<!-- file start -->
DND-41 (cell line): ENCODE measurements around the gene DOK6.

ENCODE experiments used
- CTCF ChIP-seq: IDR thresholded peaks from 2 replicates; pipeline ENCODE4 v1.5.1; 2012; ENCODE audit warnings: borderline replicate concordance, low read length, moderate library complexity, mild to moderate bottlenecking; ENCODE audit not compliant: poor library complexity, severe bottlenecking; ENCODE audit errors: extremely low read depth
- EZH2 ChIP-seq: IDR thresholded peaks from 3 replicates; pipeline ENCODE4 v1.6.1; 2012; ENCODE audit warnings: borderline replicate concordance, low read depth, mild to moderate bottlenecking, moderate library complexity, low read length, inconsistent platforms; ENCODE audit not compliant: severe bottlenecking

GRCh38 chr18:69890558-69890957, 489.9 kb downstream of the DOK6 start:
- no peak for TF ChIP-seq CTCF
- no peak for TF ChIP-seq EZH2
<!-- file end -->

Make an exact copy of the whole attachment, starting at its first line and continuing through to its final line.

DND-41 (cell line): ENCODE measurements around the gene DOK6.

ENCODE experiments used
- CTCF ChIP-seq: IDR thresholded peaks from 2 replicates; pipeline ENCODE4 v1.5.1; 2012; ENCODE audit warnings: borderline replicate concordance, low read length, moderate library complexity, mild to moderate bottlenecking; ENCODE audit not compliant: poor library complexity, severe bottlenecking; ENCODE audit errors: extremely low read depth
- EZH2 ChIP-seq: IDR thresholded peaks from 3 replicates; pipeline ENCODE4 v1.6.1; 2012; ENCODE audit warnings: borderline replicate concordance, low read depth, mild to moderate bottlenecking, moderate library complexity, low read length, inconsistent platforms; ENCODE audit not compliant: severe bottlenecking

GRCh38 chr18:69890558-69890957, 489.9 kb downstream of the DOK6 start:
- no peak for TF ChIP-seq CTCF
- no peak for TF ChIP-seq EZH2